# What is the complexity of this path problem?

Instance: An undirected graph $G$ with two distinguished vertices $s\neq t$, and an integer $k\geq 2$.

Question: Does there exist an $s-t$ path in $G$, such that the path touches at most $k$ vertices? (A vertex is touched by the path if the vertex is either on the path, or has a neighbor on the path.)

• This sounds like a constrained submodular minimization. Unfortunately, it's not clear that the set of constraints admits an efficient solution. – Suresh Venkat Feb 16 '14 at 8:08
• My answer of $A^*$ was probably incorrect! After checking more carefully, the heuristic does not seem to be monotone. – usul Feb 16 '14 at 23:28
• Following up on Suresh's comment it is worth while to check the paper "Approximability of Combinatorial Problems with Multi-agent Submodular Cost Functions" that shows that submodular cost shortest path is hard. Maybe there are ideas there that show hardness. computer.org/csdl/proceedings/focs/2009/3850/00/… – Chandra Chekuri Feb 17 '14 at 2:05
• This problem can be rephrased as finding a caterpillar sub-graph with at most $k$ vertices that includes $s$ and $t$ on its longest path. – Obinna Okechukwu Feb 17 '14 at 2:23
• @Obinna the caterpillar sub-graph is required to be maximal in a sense, because we must include all neighbors of the longest path – SamM Feb 17 '14 at 4:41

This problem was studied in:

Shiri Chechik, Matthew P. Johnson, Merav Parter, David Peleg: Secluded Connectivity Problems. ESA 2013: 301-312.

http://arxiv.org/pdf/1212.6176v1.pdf

They called it secluded path problem. It's indeed NP-hard, and the optimization version has no constant-factor approximation.

The motivation the authors provide is a setting where the information is sent over the path, and only the neighbors and the nodes in the path can see it. The goal is to minimize the exposure.

Edit: Please see user20655's answer below for a reference to a paper already proving the hardness of this problem. I will leave my original post in, in case anyone wants to see this alternate proof.

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Consider an instance of MIN-SAT, which is an NP-hard problem, consisting of variables $X = \{x_1, x_2, \cdots\, x_n\}$ and clauses $C = \{c_1, c_2, c_3, \cdots\}$. We will reduce this to your path problem.

We will have two vertices for each $x_i$ (one for the negated form and one for the unnegated) and one vertex for each $c_i$. Further, letting $m = 2n+|C|$, we will have $m$ vertices $p_1, p_2, \cdots, p_{m}$ for padding.

Roughly speaking, we will construct a graph where the optimal solution will be to build a path from $s$ to $t$ using the $x_i$s and $\bar{x_i}$s as intermediate nodes. The cost of this path will be exactly the $c_j$s that the path we chose would satisfy if we were to turn it into an assignment. The $p_i$s are just there to prevent the optimal solution from being able to cheat by short-cutting through any of the $c_j$s.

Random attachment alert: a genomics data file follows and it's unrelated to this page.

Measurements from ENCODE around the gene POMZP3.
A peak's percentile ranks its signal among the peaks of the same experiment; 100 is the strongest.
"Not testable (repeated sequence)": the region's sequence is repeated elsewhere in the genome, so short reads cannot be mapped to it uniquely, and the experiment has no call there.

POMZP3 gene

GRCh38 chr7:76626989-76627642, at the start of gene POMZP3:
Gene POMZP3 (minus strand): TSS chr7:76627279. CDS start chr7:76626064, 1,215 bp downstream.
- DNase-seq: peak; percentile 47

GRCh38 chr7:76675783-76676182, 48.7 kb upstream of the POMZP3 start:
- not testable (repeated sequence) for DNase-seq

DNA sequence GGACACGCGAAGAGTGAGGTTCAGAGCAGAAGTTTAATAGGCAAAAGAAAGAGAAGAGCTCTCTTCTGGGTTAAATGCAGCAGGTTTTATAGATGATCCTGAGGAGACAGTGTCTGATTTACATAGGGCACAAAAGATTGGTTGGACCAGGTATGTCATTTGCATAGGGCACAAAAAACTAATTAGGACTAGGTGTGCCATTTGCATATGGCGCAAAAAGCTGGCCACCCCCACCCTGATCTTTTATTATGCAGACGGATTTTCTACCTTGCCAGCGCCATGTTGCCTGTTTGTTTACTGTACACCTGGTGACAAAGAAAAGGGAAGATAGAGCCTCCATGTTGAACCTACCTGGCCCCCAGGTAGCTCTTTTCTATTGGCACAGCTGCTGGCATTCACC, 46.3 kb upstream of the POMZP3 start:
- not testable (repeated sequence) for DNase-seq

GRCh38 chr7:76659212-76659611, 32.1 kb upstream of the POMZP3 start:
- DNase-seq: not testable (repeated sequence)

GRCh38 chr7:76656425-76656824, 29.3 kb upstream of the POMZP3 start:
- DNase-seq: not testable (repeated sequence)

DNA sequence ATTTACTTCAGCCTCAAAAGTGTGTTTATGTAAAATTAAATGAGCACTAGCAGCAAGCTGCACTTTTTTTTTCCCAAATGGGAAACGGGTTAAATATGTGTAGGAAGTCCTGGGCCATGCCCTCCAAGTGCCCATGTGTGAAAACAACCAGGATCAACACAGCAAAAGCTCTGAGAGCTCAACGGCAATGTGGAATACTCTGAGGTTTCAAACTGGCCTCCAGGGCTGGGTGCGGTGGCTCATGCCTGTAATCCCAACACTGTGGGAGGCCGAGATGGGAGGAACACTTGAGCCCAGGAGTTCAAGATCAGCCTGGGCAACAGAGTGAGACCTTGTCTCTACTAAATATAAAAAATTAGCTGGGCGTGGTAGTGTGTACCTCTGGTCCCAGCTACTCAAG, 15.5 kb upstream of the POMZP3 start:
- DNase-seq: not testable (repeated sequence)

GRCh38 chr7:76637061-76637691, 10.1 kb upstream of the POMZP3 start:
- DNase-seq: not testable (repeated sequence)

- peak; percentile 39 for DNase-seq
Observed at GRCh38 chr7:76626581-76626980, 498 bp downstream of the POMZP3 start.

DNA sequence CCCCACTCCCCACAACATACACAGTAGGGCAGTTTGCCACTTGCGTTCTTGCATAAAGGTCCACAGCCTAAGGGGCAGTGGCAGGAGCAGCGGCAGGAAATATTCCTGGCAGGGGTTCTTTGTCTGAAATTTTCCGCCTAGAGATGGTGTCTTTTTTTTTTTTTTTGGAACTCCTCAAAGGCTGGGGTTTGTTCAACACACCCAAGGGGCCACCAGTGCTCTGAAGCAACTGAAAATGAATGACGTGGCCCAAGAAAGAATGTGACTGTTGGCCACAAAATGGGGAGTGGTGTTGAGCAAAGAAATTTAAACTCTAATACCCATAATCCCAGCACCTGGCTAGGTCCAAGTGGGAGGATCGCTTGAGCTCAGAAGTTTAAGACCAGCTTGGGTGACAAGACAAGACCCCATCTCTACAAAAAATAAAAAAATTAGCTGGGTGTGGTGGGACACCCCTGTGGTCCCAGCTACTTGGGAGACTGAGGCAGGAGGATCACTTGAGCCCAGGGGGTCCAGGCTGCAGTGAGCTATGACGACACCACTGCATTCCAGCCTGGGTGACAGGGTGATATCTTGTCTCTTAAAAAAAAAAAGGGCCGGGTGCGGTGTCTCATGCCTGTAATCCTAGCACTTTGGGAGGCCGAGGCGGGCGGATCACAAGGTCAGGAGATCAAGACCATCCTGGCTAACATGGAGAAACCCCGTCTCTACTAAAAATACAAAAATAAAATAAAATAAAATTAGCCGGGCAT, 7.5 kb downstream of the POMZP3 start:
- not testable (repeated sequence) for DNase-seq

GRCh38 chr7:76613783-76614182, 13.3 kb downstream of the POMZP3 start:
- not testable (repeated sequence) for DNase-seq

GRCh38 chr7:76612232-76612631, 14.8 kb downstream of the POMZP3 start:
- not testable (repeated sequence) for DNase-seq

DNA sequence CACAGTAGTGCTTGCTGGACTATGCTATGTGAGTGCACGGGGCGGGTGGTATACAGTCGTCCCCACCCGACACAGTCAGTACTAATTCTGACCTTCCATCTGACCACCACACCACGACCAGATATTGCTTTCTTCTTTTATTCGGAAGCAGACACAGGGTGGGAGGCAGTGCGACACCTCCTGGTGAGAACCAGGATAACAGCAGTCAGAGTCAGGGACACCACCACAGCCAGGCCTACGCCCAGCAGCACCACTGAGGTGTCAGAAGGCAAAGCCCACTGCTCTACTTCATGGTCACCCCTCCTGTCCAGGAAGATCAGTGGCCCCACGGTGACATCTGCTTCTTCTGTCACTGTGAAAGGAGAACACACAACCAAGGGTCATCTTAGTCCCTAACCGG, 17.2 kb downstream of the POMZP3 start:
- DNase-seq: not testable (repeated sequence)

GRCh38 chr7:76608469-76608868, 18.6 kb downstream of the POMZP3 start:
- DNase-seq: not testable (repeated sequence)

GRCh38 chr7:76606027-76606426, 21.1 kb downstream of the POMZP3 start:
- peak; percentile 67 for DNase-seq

Connect $x_i$ to any clause $c_j$ in which $x_i$ appears and $\overline{x_i}$ to any clause $c_j$ in which $\overline{x_i}$ appears. To force an assignment of the variables, we make a diamond ladder-like structure, where $x_i$ and $\overline{x_i}$ are both connected to each of $x_{i+1}$ and $\overline{x_{i+1}}$. $s$ is connected to both $x_1$ and $\overline{x_1}$ and $t$ is connected to both $x_n$ and $\overline{x_n}$. Finally, each $c_i$ is connected to all padding variables $p_j$. I don't have my go-to software for graph drawing handy, so here is an (extremely) crudely-drawn diagram of this construction: (Note that the $\{P_i\}$ cloud here is just a big set of vertices, and each thick edge from $c_j$ to this cloud represents $c_j$ being connected to each vertex in this set.)

The claim is that in the optimal solution for the min-touching path problem, the number of vertices that will touch the path is $Q + 2n + 2$, where $Q$ is the optimal solution to the MIN-SAT instance. This is because

1. The path needs to start at $s$ and end at $t$, and the best way to do this without collecting all padding vertices is to keep going from $y_i \in \{x_i, \overline{x_i}\}$ to $y_{i+1} \in \{x_{i+1}, \overline{x_{i+1}}\}$ without ever collecting both $x_i$ and $\overline{x_i}$ for any $i \in 1, \cdots, n$ (this is intuitive, as deleting one of the two options from any variable chosen twice yields a valid path with cost no larger than had we kept both in).
2. There is a solution of cost at most $m+2$ that goes $s, x_1, x_2, \cdots, x_n, t$, collecting nothing outside of $s$, $t$, $\{x_i\}$, $\{\overline{x_i}\}$, and $\{c_i\}$. Since any $s-t$ path that gets any padding must contain at least $s$, $t$, some $c_i$, some $x_i$ and $x_j$, and all of $\{p\}$, it has a cost of $\geq m+5$, so it is suboptimal. Thus, the optimal solution does not touch any of the padding vertices, so the path must proceed as outlined in part (1).
3. Call the variable assignments corresponding to vertices that the path goes through (other than $s$ and $t$) the induced assignment of the path. A vertex $c_j$ is touched iff the induced assignment of the path would satisfy clause $c_j$. Conversely, an assignment of the variables that satisfies $Q$ clauses can be transformed into a path that touches exactly $Q$ of the $c_j$s by looking at the path that induces said assignment.
4. Every $x_i$ and $\overline{x_i}$ touches this path, as well as both $s$ and $t$. Together, these contribute $2n + 2$ to the total cost. The rest comes from the $c_i$ that are touched, at a cost of $Q$ in the optimal solution.

Thus, we can check if the MIN-SAT instance has a solution of cost $\leq k$ if the graph we construct has a cost of $\leq k + 2n + 2$ in an instance of your path problem. In particular, we can do this via a Karp-reduction. Thus, the problem as stated is NP-hard.